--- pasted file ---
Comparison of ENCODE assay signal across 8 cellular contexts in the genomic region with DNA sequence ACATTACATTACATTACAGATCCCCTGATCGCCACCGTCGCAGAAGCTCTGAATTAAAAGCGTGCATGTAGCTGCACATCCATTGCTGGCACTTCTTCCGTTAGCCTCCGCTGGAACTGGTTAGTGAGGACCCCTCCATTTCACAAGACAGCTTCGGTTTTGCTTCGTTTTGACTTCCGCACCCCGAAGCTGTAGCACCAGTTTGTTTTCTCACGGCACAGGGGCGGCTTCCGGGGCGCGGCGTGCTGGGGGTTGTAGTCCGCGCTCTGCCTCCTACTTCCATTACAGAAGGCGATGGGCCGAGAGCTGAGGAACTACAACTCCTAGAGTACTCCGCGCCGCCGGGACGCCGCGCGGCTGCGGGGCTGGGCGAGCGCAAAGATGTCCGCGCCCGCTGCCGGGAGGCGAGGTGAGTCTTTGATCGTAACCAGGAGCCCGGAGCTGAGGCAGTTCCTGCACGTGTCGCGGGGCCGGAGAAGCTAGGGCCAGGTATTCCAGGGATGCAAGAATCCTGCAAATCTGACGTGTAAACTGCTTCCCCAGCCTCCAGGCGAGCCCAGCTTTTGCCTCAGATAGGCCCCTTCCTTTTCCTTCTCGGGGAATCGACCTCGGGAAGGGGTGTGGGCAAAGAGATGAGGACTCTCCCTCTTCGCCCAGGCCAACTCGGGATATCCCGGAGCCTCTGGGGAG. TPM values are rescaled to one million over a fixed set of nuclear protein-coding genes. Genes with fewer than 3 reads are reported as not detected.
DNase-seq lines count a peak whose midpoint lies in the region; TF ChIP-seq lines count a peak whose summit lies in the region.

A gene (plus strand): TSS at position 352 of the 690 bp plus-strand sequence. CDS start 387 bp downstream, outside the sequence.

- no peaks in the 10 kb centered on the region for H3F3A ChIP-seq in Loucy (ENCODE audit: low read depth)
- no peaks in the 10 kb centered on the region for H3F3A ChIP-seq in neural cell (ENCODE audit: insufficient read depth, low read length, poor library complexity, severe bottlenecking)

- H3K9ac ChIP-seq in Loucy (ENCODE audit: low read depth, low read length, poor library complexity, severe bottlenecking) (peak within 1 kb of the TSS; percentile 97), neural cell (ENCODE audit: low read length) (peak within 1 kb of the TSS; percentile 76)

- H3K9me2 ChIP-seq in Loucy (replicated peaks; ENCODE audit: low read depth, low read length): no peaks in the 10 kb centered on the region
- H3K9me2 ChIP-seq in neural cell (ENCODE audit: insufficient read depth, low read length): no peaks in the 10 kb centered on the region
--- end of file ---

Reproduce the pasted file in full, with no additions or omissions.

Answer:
Comparison of ENCODE assay signal across 8 cellular contexts in the genomic region with DNA sequence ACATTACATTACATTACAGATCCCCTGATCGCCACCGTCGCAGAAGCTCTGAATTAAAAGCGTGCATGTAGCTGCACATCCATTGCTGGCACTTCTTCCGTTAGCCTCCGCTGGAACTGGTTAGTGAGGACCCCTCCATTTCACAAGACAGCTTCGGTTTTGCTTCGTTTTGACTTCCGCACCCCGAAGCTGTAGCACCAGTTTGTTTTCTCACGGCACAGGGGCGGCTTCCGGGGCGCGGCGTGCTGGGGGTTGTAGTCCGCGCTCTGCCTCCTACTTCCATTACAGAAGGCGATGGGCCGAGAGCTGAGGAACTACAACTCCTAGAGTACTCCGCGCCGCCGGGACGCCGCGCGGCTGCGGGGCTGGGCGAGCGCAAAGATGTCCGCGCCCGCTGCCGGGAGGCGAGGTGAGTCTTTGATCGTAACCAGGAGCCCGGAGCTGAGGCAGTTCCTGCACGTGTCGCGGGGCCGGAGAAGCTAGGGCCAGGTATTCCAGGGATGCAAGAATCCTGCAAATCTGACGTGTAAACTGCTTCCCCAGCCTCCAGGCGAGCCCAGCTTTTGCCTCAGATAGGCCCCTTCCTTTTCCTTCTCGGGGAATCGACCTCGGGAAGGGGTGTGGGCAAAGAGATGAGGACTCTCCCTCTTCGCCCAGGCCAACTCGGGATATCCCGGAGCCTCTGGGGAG. TPM values are rescaled to one million over a fixed set of nuclear protein-coding genes. Genes with fewer than 3 reads are reported as not detected.
DNase-seq lines count a peak whose midpoint lies in the region; TF ChIP-seq lines count a peak whose summit lies in the region.

A gene (plus strand): TSS at position 352 of the 690 bp plus-strand sequence. CDS start 387 bp downstream, outside the sequence.

- no peaks in the 10 kb centered on the region for H3F3A ChIP-seq in Loucy (ENCODE audit: low read depth)
- no peaks in the 10 kb centered on the region for H3F3A ChIP-seq in neural cell (ENCODE audit: insufficient read depth, low read length, poor library complexity, severe bottlenecking)

- H3K9ac ChIP-seq in Loucy (ENCODE audit: low read depth, low read length, poor library complexity, severe bottlenecking) (peak within 1 kb of the TSS; percentile 97), neural cell (ENCODE audit: low read length) (peak within 1 kb of the TSS; percentile 76)

- H3K9me2 ChIP-seq in Loucy (replicated peaks; ENCODE audit: low read depth, low read length): no peaks in the 10 kb centered on the region
- H3K9me2 ChIP-seq in neural cell (ENCODE audit: insufficient read depth, low read length): no peaks in the 10 kb centered on the region